AS-304 Risk handling in the Arctic operational context (10 ECTS)






April 15, 2024


November 04, 2024


December 13, 2024


Autumn semester (Block 7: Week 45-50)

From the Arctic Safety Centre pilot course “Safety Course for Arctic Field Stations” 1–8 October 2018. Photo: Ann Christin Auestad/UNIS

Grade:Letter grade (A through F)
Course Cost:None
Course Capacity Min/Max:10/30 students
Language of instruction:English
Examination support material:Bilingual dictionary between English and mother tongue

Contact person

Course requirements

Enrollment in a relevant master program in social-, technological- or natural sciences.

Academic content

Academic content

  1. Risk governance of climate-related systemic risk in the Arctic. The climate is already changing more rapidly in the Arctic than anywhere else in the world. Climate change impacts natural hazards that furthermore have effects on the protection of critical infrastructures and societal functions and inhabitants. This means that successful risk governance strategies in response to worsening climate conditions is required, both as long-term risk mitigation approaches and short-term climate change adaptation strategies. Topics included in the module are:
    • Sustainability and resilient communities
    • Climate adaptation
    • New technology development in snow avalanche warning systems
    • Risk governance, including risk communication
    • Identification and handling of uncertainty
  2. Human performance in the operative context of the Arctic. Challenging operational conditions, in particular harsh weather conditions, in the Arctic impact human performance and increase accident risk for any activities. Thus, safe and reliable operations in the Arctic requires an understanding of both human performance in these conditions as well as of the organizational and environmental Arctic context. Topics included in the module are:
    • Arctic operational conditions
    • Psychological safety
    • Situation awareness
    • Human factors methods: task analysis and human error identification
    • Organizational safety theories relevant for the understanding of human performance
    • Human error
  3. Organizational operations under Arctic conditions. Harsh weather conditions, remoteness and limited access to infrastructures and resources impact operations in the Arctic. The performance of technology and infrastructure are influenced by extreme weather conditions. Due to remoteness and limited access to resources adaptations to situations are required. Topics included in the module are:
    • Critical infrastructure protection
    • Planning for business continuity risk under Arctic conditions
    • The use of available resources in remote settings
    • Community resilience – systems and approaches in remote settlements

Learning outcomes

The course will provide students with advanced, scientifically based, interdisciplinary knowledge about a changing  operational Arctic context  and the impact on  performance of humans, organizations, infrastructure and societies. This knowledge will able them to identify technical and operational challenges related to different types of activities in cold climate conditions, including quantifying the effect of these challenges on human and system performances considering different sources of uncertainties.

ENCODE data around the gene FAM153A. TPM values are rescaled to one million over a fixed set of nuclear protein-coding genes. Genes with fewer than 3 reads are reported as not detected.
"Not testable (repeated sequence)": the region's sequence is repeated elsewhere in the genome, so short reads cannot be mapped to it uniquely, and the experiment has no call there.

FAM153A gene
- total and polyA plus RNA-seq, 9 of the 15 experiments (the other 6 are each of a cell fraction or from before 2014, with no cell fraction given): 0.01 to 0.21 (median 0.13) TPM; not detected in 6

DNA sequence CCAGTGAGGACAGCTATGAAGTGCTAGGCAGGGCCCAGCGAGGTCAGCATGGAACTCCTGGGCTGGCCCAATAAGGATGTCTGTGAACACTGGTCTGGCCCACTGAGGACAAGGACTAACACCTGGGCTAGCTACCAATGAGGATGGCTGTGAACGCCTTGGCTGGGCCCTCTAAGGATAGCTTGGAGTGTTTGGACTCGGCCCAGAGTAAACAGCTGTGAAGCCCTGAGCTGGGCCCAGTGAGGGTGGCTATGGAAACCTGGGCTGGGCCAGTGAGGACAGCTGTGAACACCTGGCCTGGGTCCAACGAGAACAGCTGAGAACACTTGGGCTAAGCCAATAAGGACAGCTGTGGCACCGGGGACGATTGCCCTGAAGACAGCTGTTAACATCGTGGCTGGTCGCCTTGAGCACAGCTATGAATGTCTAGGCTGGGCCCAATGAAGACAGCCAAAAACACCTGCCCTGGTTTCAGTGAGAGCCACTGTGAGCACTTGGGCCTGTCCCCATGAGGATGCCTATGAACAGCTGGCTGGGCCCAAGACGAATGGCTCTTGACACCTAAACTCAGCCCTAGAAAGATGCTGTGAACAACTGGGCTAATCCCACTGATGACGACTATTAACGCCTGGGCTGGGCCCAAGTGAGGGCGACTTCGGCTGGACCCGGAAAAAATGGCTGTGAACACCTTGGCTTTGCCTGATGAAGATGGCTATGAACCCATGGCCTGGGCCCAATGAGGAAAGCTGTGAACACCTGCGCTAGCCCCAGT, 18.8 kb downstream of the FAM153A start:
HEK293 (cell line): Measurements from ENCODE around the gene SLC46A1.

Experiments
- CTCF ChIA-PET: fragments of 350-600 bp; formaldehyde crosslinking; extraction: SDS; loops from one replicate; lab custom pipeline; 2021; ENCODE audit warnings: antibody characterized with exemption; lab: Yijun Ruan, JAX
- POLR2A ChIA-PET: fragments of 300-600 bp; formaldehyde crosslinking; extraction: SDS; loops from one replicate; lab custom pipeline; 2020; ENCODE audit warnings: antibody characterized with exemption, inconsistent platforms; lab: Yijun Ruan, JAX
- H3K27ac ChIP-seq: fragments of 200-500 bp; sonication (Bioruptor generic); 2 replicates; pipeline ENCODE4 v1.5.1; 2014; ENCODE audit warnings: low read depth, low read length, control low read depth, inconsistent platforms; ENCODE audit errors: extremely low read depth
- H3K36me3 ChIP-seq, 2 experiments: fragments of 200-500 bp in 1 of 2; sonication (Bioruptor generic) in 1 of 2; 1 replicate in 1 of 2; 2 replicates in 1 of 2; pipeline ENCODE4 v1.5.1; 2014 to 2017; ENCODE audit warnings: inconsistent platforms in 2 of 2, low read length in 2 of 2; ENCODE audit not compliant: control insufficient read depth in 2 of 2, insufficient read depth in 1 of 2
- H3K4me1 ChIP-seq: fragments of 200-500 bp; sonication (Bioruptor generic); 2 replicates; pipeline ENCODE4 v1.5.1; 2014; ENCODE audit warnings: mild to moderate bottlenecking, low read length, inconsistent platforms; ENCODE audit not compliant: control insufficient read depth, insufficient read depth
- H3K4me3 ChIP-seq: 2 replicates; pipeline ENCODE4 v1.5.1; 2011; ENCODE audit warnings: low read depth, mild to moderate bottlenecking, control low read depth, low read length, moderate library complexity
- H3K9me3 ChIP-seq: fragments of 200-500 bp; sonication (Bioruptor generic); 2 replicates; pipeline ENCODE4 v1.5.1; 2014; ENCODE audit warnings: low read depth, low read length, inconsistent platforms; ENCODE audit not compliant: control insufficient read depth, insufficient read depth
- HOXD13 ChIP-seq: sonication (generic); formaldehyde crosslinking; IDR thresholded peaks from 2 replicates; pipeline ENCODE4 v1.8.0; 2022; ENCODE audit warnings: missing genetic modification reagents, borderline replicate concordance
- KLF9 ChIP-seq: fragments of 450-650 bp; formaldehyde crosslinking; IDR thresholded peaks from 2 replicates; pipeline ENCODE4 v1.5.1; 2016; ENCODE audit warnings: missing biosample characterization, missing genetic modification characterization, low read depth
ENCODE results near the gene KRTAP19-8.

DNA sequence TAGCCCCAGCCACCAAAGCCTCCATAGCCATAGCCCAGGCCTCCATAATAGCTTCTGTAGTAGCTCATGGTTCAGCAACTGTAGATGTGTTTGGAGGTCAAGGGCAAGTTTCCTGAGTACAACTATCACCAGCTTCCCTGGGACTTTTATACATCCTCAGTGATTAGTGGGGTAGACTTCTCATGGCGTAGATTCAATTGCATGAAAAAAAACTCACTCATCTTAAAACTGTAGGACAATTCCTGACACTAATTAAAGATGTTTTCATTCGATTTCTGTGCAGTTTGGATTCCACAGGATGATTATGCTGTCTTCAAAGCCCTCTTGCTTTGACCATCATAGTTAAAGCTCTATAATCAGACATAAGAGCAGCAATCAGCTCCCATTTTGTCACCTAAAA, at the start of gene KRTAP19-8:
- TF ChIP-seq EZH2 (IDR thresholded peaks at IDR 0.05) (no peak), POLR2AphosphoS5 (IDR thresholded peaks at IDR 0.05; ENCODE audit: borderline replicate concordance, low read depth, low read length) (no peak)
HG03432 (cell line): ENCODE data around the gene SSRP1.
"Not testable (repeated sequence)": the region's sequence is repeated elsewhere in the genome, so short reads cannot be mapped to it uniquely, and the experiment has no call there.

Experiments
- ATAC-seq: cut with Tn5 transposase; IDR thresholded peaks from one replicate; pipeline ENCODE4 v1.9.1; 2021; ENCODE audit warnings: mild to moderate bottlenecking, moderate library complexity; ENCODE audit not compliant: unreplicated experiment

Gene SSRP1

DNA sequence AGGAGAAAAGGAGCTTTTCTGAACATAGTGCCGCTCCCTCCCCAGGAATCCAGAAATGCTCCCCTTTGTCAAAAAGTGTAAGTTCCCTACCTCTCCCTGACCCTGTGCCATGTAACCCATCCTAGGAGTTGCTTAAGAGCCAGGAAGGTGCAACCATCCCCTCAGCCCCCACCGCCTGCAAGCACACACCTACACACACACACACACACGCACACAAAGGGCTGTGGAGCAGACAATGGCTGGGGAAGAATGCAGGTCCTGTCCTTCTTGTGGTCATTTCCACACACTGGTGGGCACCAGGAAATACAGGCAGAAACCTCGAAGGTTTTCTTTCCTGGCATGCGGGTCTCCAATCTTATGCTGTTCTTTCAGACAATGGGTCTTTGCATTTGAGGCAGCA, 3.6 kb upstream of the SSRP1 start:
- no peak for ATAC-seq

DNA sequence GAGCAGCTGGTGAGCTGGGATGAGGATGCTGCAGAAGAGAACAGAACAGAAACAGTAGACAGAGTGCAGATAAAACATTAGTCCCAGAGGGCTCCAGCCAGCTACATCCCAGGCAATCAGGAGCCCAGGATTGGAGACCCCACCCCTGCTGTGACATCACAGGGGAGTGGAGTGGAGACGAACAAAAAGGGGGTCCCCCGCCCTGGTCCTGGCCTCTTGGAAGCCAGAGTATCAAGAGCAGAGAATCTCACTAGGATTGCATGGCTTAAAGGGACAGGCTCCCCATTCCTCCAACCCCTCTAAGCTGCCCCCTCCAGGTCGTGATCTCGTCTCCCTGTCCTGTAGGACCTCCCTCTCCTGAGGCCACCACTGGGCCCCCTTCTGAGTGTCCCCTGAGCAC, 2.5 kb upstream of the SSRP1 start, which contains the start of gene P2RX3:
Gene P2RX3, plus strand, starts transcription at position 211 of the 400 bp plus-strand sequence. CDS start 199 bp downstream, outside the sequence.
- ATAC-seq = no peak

Upon completing the course, the students will:


  • understand how climate change in the Arctic affect societal safety
  • explain steps and principles of risk governance to handle risk in the age of climate change
  • categorize different sources to uncertainty in climate change risk governance
  • explain human errors and how they can occur.
  • understand team processes and psychological safety in teams
  • understand how mindful organizing provide skills for managing the unexpected
  • explain situation awareness in teams
  • understand the impact of the Arctic operational context on critical infrastructure
  • explain community resilience of remote settlements


  • apply methods for governance of climate change risk
  • reflect critically on how human factors affect decision making
  • assess distributed situational awareness in teams
  • build psychological safety in teams
  • conduct human factors methods including task analysis and human error identification
  • plan for business continuity management

General competences

  • be aware of current research issues, knowledge base, and methodologies to understand the effect of the Arctic operational context on human and system performance
  • solve practical tasks in operational safety management in the Arctic

Learning activities

The course extends over five weeks, including compulsory safety training. 

The effective learning of this course is based on:

  • lectures, seminars and field excursions 
  • exercises containing application of theories, methods and tools on Arctic cases
  • practical experience in exploring applied design and operation strategy in companies operating in the Arctic
  • problem solving in groups

Compulsory learning activities

All compulsory learning activities must be approved in order to be registered for the final assessment.

  • Fieldwork
  • Seminars
  • Computer lab exercises
  • Group presentations
  • Excursions


All assessments must be passed in order to pass the course.

Each assessment is graded, and subsequently combined into a single grade. Partial grades for each assessment will be available. 

MethodPercentage of final grade
Semester Assignment 1 (individual)

1/3 of final grade

Semester Assignment 2 (group)

1/3 of final grade

Semester Assignment 3 (group)

1/3 of final grade